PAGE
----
We are pretty sure we want lithium batteries (LiFePO4) in Chip-Chip. Mostly because we don’t have a lot of space, and as lithiums can be discharged to about 20%, they will give us more power in less space and with a lot less weight.
But lithiums are fairly sensitive, so it is necessary to carefully think the electrical system through before installing them. Our first thought was to buy a “plug-and-play ” lithium setup, which includes a BMS system. This seems like the easiest solution, but the more we learned about lithiums, the more uncomfortable it made us not knowing the details of the system. Then we considered building our own battery from individual cells. This is the cheapest way, and seems to be quiet common in the off-grid community, but it is also the most difficult and time consuming option. So in the end we have chosen to go with victron batteries, which have build-in balancers between the individual cells, and victron provides a whole range of products to complete the setup.
But installing lithiums is still not easy. So here I will try to outline our preliminary plans for the setup.
In our current setup we have a house bank and a starter battery. These are both charged by the alternator, and optionally by an AC charger. The two banks are separated by a cyrix battery combiner. So it’s a pretty simple setup. To keep an eye on the system we have recently installed the Victron BMV-702 battery monitor. A great piece of equipment!
So which changes are needed to be able to safely use lithium batteries? After reading a lot about batteries, here are some of the main concerns we have right now.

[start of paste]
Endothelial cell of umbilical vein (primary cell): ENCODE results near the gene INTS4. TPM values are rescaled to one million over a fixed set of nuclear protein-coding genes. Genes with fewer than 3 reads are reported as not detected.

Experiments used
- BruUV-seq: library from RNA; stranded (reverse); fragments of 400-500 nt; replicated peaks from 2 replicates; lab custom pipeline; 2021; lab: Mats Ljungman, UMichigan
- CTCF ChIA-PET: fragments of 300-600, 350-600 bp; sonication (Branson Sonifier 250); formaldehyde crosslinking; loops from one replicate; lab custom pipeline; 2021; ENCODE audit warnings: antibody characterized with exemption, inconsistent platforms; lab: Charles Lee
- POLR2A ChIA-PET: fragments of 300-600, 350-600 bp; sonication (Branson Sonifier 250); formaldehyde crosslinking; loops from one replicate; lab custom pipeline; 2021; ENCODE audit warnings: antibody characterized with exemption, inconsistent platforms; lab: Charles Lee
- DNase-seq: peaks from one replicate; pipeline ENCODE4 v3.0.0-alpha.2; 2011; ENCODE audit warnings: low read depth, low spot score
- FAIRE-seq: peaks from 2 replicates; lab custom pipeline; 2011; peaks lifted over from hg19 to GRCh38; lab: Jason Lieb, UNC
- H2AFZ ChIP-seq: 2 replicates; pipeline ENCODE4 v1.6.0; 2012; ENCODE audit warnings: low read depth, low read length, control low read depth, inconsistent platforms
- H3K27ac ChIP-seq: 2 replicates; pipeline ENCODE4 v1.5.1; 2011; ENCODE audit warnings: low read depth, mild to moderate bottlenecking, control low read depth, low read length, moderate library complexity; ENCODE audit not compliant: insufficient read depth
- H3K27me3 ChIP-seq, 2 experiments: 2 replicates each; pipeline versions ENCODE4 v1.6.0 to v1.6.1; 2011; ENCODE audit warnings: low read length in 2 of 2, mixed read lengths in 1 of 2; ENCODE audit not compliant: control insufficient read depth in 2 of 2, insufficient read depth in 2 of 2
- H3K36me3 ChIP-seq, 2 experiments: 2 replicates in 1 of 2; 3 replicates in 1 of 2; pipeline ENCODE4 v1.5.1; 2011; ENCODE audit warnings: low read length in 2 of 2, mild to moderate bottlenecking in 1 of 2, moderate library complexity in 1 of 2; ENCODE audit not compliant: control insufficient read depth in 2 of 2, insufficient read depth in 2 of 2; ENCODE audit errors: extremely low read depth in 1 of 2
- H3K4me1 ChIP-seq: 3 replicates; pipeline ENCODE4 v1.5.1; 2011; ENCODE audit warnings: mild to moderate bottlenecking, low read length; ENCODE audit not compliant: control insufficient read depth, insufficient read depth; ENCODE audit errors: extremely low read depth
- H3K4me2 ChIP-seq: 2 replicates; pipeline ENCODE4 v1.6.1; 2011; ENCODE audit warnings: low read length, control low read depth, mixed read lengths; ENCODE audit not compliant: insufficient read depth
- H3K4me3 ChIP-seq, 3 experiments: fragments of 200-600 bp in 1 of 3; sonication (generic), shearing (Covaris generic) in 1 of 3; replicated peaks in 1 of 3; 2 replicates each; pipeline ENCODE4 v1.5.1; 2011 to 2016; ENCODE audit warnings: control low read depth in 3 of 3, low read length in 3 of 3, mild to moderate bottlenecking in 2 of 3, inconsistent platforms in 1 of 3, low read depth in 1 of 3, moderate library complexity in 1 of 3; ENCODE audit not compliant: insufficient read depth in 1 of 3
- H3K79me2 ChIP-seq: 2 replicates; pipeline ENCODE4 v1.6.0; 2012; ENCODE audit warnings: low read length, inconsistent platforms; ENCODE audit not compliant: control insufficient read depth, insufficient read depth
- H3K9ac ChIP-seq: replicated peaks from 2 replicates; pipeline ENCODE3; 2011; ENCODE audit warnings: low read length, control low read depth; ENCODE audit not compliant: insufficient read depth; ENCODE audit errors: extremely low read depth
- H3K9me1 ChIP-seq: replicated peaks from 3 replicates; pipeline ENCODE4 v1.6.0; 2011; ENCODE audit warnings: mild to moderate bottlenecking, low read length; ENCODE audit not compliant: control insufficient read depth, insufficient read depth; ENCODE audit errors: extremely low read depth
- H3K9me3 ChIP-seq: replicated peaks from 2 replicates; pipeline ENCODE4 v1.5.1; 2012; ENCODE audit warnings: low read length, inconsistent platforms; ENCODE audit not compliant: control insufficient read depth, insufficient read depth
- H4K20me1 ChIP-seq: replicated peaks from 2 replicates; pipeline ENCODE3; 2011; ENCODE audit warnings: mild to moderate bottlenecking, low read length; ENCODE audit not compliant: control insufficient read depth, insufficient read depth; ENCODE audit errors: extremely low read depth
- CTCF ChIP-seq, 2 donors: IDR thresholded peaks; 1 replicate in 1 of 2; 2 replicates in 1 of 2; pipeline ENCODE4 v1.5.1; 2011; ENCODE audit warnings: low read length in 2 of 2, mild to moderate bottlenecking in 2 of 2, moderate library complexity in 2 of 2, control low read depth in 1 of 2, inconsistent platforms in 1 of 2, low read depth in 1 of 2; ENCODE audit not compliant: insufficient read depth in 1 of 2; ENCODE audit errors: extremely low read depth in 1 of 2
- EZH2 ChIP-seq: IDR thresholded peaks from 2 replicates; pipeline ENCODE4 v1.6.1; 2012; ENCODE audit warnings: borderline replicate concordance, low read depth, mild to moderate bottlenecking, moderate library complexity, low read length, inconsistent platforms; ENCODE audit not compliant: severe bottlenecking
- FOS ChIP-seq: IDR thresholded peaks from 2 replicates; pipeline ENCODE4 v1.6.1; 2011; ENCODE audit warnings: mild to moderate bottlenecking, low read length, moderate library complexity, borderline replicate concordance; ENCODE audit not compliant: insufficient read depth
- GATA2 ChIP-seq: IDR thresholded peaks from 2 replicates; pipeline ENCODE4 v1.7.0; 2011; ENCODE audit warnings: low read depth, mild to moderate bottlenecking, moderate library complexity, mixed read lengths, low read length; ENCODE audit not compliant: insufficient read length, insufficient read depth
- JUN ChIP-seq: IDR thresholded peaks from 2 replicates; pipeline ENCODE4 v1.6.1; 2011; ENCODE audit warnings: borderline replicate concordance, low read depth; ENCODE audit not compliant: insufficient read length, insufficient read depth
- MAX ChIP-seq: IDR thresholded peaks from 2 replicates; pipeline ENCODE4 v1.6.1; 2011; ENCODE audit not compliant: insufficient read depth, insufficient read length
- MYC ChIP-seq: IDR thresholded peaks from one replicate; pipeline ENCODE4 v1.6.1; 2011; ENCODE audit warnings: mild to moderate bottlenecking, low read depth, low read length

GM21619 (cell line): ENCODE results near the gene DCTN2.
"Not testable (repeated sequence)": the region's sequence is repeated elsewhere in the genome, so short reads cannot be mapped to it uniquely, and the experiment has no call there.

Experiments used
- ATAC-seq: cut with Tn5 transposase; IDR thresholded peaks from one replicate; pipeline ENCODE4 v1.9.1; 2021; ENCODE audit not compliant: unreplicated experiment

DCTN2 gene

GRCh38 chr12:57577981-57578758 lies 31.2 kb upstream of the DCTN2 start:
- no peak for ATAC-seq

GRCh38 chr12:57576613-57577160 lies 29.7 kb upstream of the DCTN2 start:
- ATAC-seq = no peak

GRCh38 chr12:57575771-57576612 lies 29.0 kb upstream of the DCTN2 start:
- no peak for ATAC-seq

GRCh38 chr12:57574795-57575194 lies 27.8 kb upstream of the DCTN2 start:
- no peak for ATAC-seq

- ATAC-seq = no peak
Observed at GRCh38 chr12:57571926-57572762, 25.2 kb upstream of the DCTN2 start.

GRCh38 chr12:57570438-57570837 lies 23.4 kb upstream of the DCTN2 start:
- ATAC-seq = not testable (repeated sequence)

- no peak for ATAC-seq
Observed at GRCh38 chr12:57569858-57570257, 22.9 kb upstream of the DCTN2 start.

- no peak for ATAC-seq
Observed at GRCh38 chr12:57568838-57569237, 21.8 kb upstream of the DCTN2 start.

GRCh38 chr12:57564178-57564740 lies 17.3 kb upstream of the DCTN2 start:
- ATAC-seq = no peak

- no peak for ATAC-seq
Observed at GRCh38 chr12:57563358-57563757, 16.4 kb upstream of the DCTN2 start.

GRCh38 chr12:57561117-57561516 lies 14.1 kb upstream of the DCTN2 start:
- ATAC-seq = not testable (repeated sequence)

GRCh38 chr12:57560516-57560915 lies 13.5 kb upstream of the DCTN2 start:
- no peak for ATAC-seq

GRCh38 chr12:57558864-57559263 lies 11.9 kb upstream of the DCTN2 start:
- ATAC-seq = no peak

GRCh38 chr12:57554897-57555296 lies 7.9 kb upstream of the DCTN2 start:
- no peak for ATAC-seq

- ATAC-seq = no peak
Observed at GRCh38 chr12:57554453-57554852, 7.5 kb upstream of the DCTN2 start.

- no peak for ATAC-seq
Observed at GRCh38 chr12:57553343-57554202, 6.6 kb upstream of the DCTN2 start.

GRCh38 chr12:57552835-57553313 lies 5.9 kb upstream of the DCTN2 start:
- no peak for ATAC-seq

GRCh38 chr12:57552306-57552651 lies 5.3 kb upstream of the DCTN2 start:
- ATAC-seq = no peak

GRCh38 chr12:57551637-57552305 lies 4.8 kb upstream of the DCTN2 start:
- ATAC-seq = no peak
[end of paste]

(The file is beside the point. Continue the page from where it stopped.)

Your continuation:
- Firstly, want to make sure that the lithium batteries are not destroying our alternator. The boat still has the original Volvo Penta MD2B, so our alternator has no external regulator with a “lithium” bottom. Lithium batteries can be charged with a high current for most of the charging cycle, while the alternator is not made for providing a continuously high load. It is therefore necessary to be able to limit the charging current to prevent the alternator from damaging itself.
- Secondly, we want to make sure that we can control the current from the alternator. The lithium battery needs a charge current of 14.0 to 14.4 V. We have measured voltages of up to 14.8 V from our alternator, so that is not great.
- Thirdly, the lithiums will be damaged if they are discharged too deeply or over charged. So we need to be able to stop charging once the maximum is reached.
- And finally, a lithium battery is made of four cells, which are not automatically balanced. They will be charged slightly differently and thus end up slightly out of balance at the end of the charging cycle. A lithium battery therefore has to have a system which balances the cells.
It has taken us quiet a while to figure out what to look out for, and we will of course still want a professional opinion before buying anything. But so far, our solution is to buy the victron lithium battery, which has a build-in balancer (Point #4), and connect it to the victron BMS 12/200 (BMS is short for Battery Management System). The BMS 12/200 is able to control the charging current from the alternator, thereby protecting the alternator (Point #1), it keeps voltage fluctuations down and makes sure that the charging current does not become too high (Point #2) and also stops the charging once the battery reaches a maximum (Point #3). Additionally, the BMS 12/200 separates the two banks, making sure that the lithium battery neither charges nor decharges the starter battery.
To get an overview, we have made a diagram of what we think our new electrical system should look like. Simple, right? If anybody thinks we made mistakes here, please let us know!